Though Comey was a registered Republican for most of his adult life, he has said he no longer is. He was appointed U.S. attorney for the Southern District of New York and deputy attorney general by President George W. Bush; he was appointed FBI director by President Barack Obama.

Following Sunday’s interview, Comey has numerous other bookings, including news programs as well as appearances with CBS late-night host Stephen Colbert and the hosts of ‘‘The View.’’

A large reception is also planned on Tuesday, the day of the book release, at the Newseum in Washington.

Among those quoted on the RNC website is the 2016 Democratic nominee, Hillary Clinton, who argued her campaign was seriously undercut by the FBI’s investigation, overseen by Comey, into her use of a private email server while secretary of state. ‘‘Badly overstepped his bounds,’’ Clinton is quoted as saying of Comey.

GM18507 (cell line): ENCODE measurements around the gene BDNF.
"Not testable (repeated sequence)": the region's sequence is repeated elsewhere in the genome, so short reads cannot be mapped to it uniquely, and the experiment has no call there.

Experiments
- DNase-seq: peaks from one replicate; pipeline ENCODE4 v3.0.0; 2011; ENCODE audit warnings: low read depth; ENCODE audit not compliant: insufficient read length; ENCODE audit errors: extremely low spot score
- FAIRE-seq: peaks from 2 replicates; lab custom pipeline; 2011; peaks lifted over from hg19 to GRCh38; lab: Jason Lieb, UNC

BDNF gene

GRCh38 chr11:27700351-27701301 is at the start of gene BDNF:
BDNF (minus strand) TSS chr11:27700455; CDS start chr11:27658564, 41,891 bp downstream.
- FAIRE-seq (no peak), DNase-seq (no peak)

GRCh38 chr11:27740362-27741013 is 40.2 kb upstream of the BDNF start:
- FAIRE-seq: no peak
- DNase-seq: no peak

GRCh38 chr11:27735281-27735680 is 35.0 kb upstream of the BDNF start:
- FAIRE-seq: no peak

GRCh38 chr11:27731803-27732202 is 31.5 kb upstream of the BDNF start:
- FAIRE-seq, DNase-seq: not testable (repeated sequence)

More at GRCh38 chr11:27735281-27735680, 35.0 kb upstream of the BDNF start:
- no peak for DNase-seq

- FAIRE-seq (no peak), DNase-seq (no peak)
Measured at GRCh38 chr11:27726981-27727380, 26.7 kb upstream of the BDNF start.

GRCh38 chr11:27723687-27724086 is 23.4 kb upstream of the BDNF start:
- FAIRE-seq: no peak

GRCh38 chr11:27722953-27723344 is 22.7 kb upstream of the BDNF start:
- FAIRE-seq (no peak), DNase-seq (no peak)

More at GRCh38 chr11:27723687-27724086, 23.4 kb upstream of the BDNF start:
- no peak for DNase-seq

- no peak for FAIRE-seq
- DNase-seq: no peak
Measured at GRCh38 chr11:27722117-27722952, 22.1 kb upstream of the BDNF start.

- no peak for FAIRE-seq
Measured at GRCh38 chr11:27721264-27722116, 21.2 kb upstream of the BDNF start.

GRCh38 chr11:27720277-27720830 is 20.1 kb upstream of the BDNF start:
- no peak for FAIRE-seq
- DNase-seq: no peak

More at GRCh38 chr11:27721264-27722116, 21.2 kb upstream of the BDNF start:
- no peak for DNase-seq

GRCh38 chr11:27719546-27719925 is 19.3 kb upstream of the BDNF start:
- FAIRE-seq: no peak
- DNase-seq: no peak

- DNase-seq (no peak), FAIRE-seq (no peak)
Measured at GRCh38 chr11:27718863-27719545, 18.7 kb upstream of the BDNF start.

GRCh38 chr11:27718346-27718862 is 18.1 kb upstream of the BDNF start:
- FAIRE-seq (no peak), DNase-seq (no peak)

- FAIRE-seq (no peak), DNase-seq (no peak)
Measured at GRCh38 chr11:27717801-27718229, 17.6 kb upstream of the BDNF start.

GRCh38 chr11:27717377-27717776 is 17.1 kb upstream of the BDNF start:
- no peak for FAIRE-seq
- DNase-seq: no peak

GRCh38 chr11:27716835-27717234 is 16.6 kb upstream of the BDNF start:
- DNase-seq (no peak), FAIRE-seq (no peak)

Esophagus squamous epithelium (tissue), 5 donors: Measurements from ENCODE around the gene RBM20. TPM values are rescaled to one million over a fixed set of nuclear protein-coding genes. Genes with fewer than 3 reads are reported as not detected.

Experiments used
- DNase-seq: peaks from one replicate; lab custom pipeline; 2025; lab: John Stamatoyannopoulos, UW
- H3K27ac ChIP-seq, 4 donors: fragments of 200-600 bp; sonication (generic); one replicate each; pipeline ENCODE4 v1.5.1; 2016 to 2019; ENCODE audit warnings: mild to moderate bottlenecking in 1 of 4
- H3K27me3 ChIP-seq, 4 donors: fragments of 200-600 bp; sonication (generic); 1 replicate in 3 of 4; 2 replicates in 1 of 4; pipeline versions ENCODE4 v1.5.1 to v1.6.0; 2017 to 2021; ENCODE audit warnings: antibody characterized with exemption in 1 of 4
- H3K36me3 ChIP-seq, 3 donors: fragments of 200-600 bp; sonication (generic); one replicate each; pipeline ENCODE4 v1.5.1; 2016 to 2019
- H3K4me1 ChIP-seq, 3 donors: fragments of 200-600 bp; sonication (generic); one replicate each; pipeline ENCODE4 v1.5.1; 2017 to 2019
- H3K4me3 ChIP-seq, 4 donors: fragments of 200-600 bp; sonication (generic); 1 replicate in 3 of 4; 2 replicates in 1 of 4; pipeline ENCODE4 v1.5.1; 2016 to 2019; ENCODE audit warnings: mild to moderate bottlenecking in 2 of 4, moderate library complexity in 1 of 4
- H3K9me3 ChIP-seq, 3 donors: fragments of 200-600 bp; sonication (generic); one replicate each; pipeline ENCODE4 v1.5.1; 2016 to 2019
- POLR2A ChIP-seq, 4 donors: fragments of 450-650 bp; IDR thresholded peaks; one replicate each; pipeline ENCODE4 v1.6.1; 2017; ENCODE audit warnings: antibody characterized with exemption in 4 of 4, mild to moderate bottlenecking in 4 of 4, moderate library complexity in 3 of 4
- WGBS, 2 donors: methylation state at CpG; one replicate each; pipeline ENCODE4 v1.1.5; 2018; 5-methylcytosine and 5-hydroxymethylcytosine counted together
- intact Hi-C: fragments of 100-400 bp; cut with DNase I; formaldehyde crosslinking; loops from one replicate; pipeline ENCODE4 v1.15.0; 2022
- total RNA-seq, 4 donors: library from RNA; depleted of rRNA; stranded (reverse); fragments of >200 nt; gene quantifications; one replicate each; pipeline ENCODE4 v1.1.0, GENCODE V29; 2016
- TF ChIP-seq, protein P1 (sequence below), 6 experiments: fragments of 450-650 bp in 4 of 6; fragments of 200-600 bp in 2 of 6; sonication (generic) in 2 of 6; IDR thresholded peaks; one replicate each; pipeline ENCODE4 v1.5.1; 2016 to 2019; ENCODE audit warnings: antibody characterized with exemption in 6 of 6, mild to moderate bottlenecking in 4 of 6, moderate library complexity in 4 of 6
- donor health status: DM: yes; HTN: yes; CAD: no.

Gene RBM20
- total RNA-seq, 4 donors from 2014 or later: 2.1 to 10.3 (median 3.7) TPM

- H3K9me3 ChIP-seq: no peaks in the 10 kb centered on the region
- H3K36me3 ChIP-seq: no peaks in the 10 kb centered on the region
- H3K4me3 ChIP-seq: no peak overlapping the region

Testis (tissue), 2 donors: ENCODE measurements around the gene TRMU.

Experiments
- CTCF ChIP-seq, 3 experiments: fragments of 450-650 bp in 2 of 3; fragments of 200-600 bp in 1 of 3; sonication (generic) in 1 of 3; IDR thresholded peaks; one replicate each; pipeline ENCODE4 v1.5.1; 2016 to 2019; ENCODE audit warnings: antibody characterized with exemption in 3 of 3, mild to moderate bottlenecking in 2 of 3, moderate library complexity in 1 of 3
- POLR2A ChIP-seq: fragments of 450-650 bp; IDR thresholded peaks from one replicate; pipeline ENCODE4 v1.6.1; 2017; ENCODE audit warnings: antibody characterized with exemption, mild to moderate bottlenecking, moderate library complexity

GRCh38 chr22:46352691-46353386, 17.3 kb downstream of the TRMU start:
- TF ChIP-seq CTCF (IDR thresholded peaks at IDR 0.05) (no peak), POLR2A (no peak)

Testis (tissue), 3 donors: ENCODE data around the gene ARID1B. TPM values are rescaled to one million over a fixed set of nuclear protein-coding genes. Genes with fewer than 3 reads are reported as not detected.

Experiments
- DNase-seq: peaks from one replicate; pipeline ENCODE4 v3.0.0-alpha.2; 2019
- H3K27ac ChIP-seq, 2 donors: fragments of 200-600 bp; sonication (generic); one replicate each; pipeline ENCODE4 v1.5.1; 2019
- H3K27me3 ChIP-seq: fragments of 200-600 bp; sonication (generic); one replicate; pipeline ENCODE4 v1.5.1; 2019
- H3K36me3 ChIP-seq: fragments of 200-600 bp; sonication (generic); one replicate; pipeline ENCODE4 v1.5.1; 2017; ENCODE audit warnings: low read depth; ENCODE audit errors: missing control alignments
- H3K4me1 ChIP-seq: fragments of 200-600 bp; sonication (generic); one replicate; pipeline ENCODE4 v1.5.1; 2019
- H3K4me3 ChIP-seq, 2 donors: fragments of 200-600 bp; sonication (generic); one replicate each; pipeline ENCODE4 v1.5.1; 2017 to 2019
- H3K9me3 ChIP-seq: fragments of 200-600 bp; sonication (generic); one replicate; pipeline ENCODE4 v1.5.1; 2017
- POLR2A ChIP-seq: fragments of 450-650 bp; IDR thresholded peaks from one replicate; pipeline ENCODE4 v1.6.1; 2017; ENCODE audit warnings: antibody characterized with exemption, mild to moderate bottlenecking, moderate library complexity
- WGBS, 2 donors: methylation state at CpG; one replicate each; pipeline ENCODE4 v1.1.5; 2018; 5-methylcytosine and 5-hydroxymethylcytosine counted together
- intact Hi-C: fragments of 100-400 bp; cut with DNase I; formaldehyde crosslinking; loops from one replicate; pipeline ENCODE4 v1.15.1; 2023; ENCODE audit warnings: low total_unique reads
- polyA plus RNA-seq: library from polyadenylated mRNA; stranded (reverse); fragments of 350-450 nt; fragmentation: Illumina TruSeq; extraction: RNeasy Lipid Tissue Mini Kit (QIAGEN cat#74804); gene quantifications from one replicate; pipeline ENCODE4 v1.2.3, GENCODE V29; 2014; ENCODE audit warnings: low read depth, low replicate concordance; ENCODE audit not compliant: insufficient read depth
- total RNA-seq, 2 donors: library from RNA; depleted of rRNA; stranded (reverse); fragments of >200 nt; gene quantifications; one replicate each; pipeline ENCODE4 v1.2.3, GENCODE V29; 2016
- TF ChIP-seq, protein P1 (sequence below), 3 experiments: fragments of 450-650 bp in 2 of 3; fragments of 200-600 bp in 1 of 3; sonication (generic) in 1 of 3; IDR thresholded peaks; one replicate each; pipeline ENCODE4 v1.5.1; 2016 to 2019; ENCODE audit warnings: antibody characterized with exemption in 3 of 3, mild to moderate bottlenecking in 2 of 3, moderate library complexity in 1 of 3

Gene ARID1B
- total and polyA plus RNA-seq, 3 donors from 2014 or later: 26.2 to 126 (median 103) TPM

Other Democrats whose past quotes are included on the website include Senate Minority Leader Charles Schumer, D-N.Y., (“I do not have confidence in [Comey] any longer”), Rep. Maxine Waters, D-Calif., (“The FBI director has no credibility.”) and Sen. Bernie Sanders, I-Vt., (“It would not be a bad thing for the American people if [Comey] did step down.”).

The Washington Post’s Philip Rucker contributed to this report.